By Emmanuelle Brière
Large scale testing of underground mine backfill material
Some underground mine shafts extend for dozens of kilometres. Unfortunately, if these shafts are not shored up on a regular basis with backfill, the walls crumble and collapse. However, the backfill used to shore up the rock face contains Portland cement, the production of one tonne of which produces one tonne of CO2. That’s why Natural Resources Canada (NRCan) is launching a new green recipe of its own: slag binder.
What is a Binder?
As its name implies, a binder is a product that binds the molecules of one element to those of another element. Thus in cooking, for example, eggs serve as the binder that holds cake batter together. In mining, backfill contains a binder that acts as a glue and helps to stabilize pillars and prevent roof collapses in mine sites.
A New Green Recipe
Casting cylindrical samples of the alternative binder material
Portland cement typically serves as the binder used in backfill. But slag binder is an environmentally friendly alternative due to its composition of slag, waste rock from mining operations and calcium hydroxide (from gypsum), materials that are usually discarded and stored at mine sites. As these leftover materials are already found nearby at certain mines, they can thus be put to good use.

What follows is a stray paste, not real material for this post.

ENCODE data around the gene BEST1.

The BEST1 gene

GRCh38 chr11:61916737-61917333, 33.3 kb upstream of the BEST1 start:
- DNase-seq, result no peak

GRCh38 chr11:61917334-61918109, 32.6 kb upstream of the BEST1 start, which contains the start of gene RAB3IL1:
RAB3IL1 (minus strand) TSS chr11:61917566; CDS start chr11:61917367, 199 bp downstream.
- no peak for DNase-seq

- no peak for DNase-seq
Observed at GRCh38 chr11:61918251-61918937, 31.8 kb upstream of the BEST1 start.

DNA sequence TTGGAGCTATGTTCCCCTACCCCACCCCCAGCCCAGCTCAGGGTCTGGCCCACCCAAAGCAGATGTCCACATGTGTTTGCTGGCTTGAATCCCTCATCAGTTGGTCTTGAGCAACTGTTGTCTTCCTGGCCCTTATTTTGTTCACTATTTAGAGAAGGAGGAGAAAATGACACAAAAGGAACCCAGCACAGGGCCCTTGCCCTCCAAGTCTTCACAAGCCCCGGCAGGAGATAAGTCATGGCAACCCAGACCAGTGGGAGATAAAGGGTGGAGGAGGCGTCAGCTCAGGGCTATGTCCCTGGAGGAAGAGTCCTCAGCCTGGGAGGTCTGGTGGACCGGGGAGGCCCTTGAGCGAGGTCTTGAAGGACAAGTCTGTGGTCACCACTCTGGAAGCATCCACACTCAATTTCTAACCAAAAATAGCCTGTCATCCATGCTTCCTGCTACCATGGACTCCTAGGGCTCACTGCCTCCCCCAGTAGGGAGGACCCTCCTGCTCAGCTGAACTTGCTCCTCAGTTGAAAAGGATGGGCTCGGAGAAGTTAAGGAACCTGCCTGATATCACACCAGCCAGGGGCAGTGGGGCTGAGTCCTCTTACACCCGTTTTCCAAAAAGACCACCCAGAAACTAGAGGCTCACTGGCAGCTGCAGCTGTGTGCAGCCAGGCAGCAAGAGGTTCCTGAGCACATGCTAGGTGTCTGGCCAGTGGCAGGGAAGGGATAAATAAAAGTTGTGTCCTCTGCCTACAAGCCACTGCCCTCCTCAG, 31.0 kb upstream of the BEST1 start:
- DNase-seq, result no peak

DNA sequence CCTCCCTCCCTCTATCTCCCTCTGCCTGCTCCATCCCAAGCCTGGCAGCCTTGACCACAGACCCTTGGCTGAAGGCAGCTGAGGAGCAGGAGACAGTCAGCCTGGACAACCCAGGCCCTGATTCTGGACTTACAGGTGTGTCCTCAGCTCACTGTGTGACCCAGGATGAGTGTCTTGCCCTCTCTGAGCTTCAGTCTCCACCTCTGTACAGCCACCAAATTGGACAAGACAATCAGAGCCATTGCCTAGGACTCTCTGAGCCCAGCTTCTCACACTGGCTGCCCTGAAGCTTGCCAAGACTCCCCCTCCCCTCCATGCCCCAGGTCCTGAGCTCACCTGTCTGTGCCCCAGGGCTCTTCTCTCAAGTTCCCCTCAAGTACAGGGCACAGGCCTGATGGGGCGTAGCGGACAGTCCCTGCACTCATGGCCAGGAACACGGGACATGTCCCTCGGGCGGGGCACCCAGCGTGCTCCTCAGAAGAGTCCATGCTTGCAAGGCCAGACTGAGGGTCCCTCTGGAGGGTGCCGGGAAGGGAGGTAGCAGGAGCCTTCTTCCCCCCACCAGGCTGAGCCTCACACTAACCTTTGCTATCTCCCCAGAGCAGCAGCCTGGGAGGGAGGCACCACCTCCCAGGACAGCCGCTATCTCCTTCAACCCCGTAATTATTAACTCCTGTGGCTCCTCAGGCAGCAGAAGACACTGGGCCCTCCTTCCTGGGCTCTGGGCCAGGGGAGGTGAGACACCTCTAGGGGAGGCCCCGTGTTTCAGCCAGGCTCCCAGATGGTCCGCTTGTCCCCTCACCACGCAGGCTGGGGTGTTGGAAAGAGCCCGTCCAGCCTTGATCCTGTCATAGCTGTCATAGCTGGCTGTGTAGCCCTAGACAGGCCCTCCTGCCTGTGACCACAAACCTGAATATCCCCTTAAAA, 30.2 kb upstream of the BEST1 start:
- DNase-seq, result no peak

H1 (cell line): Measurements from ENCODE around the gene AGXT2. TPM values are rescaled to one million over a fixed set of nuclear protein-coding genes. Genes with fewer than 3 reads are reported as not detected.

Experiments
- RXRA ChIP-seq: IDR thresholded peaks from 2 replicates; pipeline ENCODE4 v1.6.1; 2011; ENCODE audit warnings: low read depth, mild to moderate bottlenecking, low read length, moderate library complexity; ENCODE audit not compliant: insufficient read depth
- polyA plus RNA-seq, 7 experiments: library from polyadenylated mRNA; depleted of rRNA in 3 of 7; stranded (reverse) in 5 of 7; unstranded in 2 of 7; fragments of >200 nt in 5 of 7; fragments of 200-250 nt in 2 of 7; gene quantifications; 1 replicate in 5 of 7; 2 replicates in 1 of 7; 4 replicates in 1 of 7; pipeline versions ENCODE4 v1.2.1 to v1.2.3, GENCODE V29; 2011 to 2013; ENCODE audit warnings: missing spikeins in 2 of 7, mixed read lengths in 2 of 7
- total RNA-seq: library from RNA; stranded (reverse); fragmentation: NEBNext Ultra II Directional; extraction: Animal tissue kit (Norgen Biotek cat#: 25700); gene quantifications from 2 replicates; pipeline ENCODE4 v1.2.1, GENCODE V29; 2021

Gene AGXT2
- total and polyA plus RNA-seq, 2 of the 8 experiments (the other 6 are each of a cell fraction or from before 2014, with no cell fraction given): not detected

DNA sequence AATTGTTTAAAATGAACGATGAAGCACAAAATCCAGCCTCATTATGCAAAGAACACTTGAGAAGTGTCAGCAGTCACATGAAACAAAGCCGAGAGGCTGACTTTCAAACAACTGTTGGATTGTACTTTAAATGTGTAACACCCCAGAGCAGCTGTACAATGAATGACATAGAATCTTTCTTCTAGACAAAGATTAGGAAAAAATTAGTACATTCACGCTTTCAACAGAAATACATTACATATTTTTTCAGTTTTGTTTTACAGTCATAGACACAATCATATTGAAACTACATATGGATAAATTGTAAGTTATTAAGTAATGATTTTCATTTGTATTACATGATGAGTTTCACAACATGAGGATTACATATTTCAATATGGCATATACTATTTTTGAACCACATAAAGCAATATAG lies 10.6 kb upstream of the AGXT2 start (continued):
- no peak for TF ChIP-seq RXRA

In addition, replacing Portland cement with this new slag binder significantly reduces CO2 emissions. “Thanks to solutions like this one, mining companies can continue to improve their operating practices and contribute to more environmentally friendly mining in Canada,” says Louise Laverdure, director of Green Mining Research at NRCan.
Saving Time and Money
Conditioning stage of the alternative slag binder material
This binder, for which NRCan’s Mineral and Mining Science Laboratories (MMSL) holds an international patent, has a clear advantage over Portland cement as it can be produced locally. In fact, the formula can be made at the mining site, whereas Portland cement comes from cement plants that are sometimes very far away. Slag binder is therefore very attractive for mining sites in the North and other remote areas that face very high transportation costs for their cement needs.
The goals of this research project are the reduction of our environmental footprint and innovation in tailings management, two of the four research pillars of the Green Mining Initiative. For more information on this topic, you can watch the video and read the article “Green Mining Initiative to Reduce Mining's Environmental Footprint” from our May 2010 issue.
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